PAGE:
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The 30 Best ‘Mad Men’ Episodes

From runaway lawnmowers to ‘Zou Bisou Bisou,’ we count down the greatest episodes of this groundbreaking TV drama

Frank Ockenfels 3/AMC

Mad Men finally returns next week, kicking off Season Seven with a superb premiere. No other TV drama has ever produced so many brilliant episodes, with such a deep bench of American rogues, hustlers, cheats and dreamers. No other cast of characters can match the glamorously damaged crew from Sterling Cooper: the fearsome Bert Cooper, the rakish Roger Sterling, the stalwart Peggy Olson, the brazen Joan Holloway Harris, the slappable Pete Campbell. And at center stage, Don Draper, the man who sold the world.

Matthew Weiner and the End of 'Mad Men'

So while we await the new season, here's a celebration of the 30 best Mad Men episodes — ranking the greatest hits of the greatest TV drama ever. By now there are almost 80 episodes, and even the weakest ones (Don and Betty go to Rome?) have their just-taste-it moments. But these are the unforgettable peaks. ("Time Zones," the new season's premiere, would totally make the list, except it hasn't aired yet.) So let's break it down and roam those hillsides. Remember the wise words of Roger Sterling: "When God closes a door, he opens a dress." By Rob Sheffield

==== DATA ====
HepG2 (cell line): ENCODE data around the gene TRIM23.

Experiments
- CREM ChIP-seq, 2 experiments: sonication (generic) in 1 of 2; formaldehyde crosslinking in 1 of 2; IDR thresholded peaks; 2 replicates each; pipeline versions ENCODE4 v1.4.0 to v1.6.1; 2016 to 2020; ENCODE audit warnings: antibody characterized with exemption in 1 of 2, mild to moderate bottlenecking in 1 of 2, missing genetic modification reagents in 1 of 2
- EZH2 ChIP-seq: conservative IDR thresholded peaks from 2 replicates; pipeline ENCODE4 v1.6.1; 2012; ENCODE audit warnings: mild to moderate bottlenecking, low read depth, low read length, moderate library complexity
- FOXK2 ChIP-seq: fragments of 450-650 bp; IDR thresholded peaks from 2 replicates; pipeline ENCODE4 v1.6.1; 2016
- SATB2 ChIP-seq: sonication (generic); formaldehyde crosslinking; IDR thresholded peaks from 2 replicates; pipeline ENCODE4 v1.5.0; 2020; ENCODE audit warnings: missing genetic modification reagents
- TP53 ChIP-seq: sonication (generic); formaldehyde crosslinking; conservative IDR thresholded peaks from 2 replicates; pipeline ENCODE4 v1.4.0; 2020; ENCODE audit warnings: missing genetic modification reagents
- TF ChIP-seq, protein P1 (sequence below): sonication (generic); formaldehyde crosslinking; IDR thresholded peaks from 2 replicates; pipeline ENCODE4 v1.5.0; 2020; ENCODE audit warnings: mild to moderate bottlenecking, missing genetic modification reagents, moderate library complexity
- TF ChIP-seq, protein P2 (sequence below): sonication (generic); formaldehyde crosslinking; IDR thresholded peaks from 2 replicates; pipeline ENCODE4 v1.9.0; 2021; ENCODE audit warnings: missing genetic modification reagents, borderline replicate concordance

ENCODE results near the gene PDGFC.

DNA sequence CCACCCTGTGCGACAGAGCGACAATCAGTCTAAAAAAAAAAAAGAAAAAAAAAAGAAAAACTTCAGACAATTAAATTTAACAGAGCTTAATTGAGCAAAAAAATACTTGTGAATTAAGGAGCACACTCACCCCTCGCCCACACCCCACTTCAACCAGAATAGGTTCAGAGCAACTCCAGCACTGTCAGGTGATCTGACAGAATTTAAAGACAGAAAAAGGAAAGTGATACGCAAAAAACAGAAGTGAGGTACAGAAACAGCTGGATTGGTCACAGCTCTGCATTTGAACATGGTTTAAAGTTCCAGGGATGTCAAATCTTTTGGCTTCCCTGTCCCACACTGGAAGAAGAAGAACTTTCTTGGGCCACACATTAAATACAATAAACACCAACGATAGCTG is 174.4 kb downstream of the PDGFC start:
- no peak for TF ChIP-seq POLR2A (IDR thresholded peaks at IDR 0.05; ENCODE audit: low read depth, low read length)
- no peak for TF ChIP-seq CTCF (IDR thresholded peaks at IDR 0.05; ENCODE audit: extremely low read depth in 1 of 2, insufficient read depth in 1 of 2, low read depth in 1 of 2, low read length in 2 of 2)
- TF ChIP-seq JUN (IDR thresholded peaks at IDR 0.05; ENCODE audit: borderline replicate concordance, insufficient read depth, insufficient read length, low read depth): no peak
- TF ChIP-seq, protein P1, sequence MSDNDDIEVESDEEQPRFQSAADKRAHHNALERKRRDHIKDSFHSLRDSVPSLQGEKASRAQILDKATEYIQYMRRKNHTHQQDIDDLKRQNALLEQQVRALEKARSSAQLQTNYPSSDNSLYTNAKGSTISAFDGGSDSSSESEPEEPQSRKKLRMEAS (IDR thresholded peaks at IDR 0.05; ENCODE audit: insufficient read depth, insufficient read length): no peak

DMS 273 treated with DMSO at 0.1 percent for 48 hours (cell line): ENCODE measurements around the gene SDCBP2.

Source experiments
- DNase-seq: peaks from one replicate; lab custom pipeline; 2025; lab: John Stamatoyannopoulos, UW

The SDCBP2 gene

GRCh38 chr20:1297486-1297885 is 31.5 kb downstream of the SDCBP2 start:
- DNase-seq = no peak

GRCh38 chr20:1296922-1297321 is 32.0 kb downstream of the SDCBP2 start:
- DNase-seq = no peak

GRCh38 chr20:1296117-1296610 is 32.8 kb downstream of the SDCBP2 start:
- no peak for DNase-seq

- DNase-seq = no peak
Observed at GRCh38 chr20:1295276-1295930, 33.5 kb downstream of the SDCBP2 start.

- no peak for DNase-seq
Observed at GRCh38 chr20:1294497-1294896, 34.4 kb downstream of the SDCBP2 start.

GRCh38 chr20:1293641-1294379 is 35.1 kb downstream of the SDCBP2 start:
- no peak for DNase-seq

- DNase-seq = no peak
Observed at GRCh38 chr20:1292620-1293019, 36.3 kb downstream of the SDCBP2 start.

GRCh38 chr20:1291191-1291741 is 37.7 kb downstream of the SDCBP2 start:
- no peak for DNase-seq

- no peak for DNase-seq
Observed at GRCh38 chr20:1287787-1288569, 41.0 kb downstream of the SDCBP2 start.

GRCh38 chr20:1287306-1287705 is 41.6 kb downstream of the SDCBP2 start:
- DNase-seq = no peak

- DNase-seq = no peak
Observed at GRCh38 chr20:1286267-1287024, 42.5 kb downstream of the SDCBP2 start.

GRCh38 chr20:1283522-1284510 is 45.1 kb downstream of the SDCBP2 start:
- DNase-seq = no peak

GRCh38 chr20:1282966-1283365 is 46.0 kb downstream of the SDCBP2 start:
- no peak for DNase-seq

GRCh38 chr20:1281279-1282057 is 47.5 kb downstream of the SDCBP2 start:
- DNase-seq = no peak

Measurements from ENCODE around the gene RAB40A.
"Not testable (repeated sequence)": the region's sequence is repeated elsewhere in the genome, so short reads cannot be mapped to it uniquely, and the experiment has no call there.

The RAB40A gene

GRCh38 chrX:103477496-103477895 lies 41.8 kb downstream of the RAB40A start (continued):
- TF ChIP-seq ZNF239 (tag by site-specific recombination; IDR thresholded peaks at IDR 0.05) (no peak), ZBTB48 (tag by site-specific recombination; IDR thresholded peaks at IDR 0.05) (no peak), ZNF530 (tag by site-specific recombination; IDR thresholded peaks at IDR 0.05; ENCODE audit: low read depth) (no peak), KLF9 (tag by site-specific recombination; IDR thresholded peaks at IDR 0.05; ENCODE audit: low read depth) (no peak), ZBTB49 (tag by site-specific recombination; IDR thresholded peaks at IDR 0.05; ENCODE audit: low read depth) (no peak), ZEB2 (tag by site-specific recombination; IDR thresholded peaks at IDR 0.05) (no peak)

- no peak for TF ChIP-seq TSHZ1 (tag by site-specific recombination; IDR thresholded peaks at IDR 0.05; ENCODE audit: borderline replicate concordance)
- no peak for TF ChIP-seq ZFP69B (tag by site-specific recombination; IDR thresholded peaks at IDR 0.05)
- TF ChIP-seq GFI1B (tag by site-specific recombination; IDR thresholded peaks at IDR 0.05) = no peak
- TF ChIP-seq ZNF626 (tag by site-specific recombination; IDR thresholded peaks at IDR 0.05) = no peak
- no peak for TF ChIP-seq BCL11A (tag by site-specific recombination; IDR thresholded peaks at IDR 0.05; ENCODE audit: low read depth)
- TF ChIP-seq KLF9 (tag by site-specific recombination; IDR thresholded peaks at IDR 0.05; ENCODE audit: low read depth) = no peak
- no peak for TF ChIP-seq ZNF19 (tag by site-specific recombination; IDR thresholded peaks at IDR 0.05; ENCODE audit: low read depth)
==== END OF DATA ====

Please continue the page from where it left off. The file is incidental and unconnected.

Michael Yarish / AMC

1. “The Suitcase” (Season 4, Episode 7)

Let's go someplace darker. Don and Peggy pull an all-nighter, from office to diner to bar to office, in a two-person episode that captures all the obsessions of Mad Men: work as drug, work as sex, work as intimacy, work as escape from life, work as refuge from death. Work is for Don what alcohol is for Homer Simpson — the cause of and solution to all life's problems. Peggy finds out she's exactly like Don, like Rosalind Russell bonding with Cary Grant in His Girl Friday. It feels like they're the only two people awake in New York tonight, the only people who'll ever truly understand each other. If I had to watch one hour of TV for the rest of my life, it would be this one. There isn't a single 30-second stretch that isn't perfect. And at the end, Peggy leaves the door open.

Best line: "That's what the money's for."—Don Draper

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